‘Rififi’ Remains the Perfect Heist (Movie)
Time is not necessarily kind to the classics. Films that were admired in decadespast do not always hold up to more recent scrutiny. “Rififi” is different. One of the great crime thrillers, the benchmark all succeeding heist films have been measured against, it’s no musty museum piece but a driving, compelling piece of work, redolent of the air of human frailty and fatalistic doom.
Despite winning the best director award at Cannes for expatriate American director Jules Dassin, this influential French-language gem has been difficult to see since its original, and very successful, release in 1955, when then-critic Francois Truffaut called it “the best film noir I have ever seen.”
Now Rialto Pictures, specialists in rescuing endangered treasures like “The Third Man,” “Grand Illusion,” “Nights of Cabiria” and “Peeping Tom,” has struck the first new 35-millimeter print of “Rififi” since that original release and commissioned new subtitles that accurately convey the sense of the slang-heavy French dialogue. The result is playing for one week at the Nuart in West Los Angeles and the Edwards Town Center in Costa Mesa.
“Rififi’s” almost untranslatable title--the closet anyone has come is “rough and tumble” or “pitched battle"--was the invention of writer/tough guy Auguste le Breton, whose original crime novel “Le Rififi chez les Hommes” (“Rififi Between the Men”) was called, again by Truffaut, the worst he’d ever read.
Though he had studio credits like “The Naked City,” “Thieves’ Highway” and “Night and the City,” director Dassin was an unlikely candidate to turn this book into a legendary film. For one thing, moving to Europe because of the blacklist meant he hadn’t directed in five years. For another, his French was no better than weak. And he didn’t have the money to hire a cast with box-office power.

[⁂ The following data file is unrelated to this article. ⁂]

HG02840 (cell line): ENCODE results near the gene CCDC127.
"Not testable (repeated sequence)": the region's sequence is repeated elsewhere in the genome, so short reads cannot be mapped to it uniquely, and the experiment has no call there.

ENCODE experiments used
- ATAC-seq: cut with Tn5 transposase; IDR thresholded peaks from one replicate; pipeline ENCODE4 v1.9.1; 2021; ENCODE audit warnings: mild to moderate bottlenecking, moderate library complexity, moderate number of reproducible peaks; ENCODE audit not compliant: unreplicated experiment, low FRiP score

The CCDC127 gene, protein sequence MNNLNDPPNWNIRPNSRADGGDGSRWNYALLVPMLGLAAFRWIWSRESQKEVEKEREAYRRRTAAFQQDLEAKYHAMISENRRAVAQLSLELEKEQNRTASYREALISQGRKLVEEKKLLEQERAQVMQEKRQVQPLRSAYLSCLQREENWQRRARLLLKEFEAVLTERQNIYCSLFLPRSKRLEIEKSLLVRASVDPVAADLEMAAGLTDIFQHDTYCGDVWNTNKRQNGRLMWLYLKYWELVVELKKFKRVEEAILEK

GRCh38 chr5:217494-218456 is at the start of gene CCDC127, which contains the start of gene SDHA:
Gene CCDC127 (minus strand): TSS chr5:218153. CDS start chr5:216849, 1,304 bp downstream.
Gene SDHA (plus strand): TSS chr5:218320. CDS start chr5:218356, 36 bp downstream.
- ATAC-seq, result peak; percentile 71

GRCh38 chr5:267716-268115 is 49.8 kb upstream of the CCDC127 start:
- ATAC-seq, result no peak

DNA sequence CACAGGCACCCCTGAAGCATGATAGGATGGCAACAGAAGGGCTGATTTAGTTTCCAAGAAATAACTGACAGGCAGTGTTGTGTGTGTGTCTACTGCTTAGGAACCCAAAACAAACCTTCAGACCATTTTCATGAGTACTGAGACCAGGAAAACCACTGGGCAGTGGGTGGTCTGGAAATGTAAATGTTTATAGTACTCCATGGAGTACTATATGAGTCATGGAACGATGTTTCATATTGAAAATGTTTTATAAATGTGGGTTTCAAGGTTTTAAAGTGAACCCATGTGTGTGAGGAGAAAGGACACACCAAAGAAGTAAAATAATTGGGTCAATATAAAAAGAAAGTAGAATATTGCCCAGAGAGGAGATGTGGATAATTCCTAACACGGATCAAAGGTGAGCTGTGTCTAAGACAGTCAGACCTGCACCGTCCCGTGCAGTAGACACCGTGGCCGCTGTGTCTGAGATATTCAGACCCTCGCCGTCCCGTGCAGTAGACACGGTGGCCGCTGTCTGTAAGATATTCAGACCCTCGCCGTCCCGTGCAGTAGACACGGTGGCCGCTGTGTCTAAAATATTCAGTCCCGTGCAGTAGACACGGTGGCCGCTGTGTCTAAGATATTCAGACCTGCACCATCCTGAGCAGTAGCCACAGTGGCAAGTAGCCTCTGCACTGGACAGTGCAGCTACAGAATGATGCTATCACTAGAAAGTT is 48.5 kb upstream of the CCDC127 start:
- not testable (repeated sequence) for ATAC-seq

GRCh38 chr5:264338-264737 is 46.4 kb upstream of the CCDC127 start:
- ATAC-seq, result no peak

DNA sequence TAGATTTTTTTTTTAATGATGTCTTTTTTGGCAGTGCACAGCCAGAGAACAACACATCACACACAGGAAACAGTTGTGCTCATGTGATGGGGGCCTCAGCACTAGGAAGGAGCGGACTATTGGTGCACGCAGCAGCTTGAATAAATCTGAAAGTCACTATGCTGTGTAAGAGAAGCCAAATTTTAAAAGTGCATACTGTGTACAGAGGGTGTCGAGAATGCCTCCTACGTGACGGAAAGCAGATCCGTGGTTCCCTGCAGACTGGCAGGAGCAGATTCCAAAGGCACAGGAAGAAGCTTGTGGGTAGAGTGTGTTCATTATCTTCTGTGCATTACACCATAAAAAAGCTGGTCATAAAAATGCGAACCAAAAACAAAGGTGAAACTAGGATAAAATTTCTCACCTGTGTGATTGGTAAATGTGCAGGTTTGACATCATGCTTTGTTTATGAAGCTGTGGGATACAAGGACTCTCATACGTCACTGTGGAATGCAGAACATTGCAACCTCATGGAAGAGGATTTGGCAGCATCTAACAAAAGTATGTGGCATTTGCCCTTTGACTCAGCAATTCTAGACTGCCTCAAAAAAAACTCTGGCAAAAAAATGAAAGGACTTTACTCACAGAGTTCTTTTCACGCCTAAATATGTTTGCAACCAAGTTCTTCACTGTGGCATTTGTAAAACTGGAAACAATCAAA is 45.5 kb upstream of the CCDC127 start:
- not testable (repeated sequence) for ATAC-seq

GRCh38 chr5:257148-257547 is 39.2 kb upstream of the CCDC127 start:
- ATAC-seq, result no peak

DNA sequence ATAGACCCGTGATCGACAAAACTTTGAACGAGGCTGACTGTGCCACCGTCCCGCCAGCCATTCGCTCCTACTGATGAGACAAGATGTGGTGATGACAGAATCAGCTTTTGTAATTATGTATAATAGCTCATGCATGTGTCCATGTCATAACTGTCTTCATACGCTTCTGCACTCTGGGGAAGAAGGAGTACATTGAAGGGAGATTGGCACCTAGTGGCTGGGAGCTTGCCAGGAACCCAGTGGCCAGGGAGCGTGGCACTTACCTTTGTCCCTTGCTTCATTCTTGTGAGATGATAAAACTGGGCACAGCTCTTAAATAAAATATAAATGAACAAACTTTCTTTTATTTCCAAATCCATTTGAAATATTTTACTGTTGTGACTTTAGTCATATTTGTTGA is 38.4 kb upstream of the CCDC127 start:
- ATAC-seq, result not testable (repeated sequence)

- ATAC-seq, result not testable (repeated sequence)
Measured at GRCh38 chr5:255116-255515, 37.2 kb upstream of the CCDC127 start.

What Dassin did do was employ top people behind the camera, including composer Georges Auric, legendary production designer Alexandre Trauner as well as cinematographer Philippe Agostini. Together they created a wonderfully atmospheric Paris, drenched in romantic black-and-white ambience, where everything--the cars, the cigarettes, even the bank notes--was bigger and more luxe than things are today.
Though his actors were not big names, they perfectly fit the roles of been-around, world-weary hard guys who lived and died by the criminal code. Dassin’s lawbreakers were laconic craftsmen, unapologetic about their profession, who took pride in the things they could do well. The time “Rififi” spends fleshing out these characters pays off in how involved we get in the outcome and aftermath of their crime.
“Rififi’s” central player is the sepulchral Tony le Stephanois (Jean Servais), just back on the streets with a killer cough and an unwavering stare after five years spent in prison, five years during which he steadfastly refused to rat out his best friend, Joe the Swede (Carl Mohner), a married man with a small son.
Tony, Joe and a carefree Italian named Mario Farrati (Robert Manuel) hatch a plan to break into the most posh jewelry store in Paris, a place with “more alarms than a firehouse.” To actually crack the safe, they need the help of the womanizing Cesar the Milanese (Dassin himself, under the stage name Perlo Vita). “They say,” Mario says, “there’s not a safe that can resist Cesar or a woman Cesar can resist.”
The planning for this job is meticulous, down to experiments on a duplicate of the alarm system and the use of a stopwatch to time the movements of all local tradespeople. But all that is nothing compared to the care taken with the robbery itself.
In a sequence that made “Rififi’s” reputation and is still a model of tension and precision, Dassin spends a full 30 minutes on the actual robbery, a completely wordless half-hour (though it makes good use of sound effects) that racks the nerves and provides a master class in breaking and entering as well as filmmaking.
Playing like a French version of the earlier “Asphalt Jungle” (which Dassin claims he didn’t see till after he shot this), “Rififi” balances touches like the imaginative use of children’s toys with a madonnas-or-whores attitude toward the women who cross its tough guys’ path. It’s a film whose influence is hard to overstate, one that proves for not the last time that it’s easier to break into a safe than fathom the mysteries of the human heart.
Exclusively at the Nuart, 11272 Santa Monica Blvd., West Los Angeles (310) 478-6379, and the Edwards Town Center, 3199 Park Center Drive, Costa Mesa, (714) 751-4184.